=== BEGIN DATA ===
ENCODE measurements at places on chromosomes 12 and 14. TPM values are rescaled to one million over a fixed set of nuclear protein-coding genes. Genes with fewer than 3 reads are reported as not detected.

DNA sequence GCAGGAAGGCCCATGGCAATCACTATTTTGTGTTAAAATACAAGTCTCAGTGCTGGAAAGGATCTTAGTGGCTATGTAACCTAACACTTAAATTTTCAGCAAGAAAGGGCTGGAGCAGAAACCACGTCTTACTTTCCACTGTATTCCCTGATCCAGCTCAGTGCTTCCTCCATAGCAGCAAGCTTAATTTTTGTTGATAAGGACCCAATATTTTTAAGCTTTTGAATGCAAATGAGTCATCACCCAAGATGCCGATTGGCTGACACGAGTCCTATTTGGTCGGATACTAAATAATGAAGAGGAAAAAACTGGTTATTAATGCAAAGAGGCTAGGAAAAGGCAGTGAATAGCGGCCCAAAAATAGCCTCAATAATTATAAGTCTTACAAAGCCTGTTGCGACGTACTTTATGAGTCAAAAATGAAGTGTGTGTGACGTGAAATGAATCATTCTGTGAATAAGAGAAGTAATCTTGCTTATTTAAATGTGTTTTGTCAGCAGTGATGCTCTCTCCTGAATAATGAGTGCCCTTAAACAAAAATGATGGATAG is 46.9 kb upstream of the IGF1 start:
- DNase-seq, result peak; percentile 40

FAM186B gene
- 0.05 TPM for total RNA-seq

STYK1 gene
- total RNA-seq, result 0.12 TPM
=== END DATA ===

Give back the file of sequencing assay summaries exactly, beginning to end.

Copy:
ENCODE measurements at places on chromosomes 12 and 14. TPM values are rescaled to one million over a fixed set of nuclear protein-coding genes. Genes with fewer than 3 reads are reported as not detected.

DNA sequence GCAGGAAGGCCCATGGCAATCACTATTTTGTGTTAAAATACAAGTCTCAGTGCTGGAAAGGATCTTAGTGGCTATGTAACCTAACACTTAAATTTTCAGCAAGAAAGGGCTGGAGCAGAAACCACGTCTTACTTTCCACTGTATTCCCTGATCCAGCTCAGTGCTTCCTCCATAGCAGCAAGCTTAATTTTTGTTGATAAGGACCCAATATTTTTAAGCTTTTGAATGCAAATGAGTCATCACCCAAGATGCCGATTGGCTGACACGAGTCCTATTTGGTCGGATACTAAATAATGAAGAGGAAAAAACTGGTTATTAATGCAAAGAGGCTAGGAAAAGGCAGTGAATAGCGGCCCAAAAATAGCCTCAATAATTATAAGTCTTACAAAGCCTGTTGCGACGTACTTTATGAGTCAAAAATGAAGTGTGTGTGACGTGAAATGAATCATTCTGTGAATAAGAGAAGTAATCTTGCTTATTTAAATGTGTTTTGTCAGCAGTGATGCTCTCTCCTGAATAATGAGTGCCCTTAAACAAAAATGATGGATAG is 46.9 kb upstream of the IGF1 start:
- DNase-seq, result peak; percentile 40

FAM186B gene
- 0.05 TPM for total RNA-seq

STYK1 gene
- total RNA-seq, result 0.12 TPM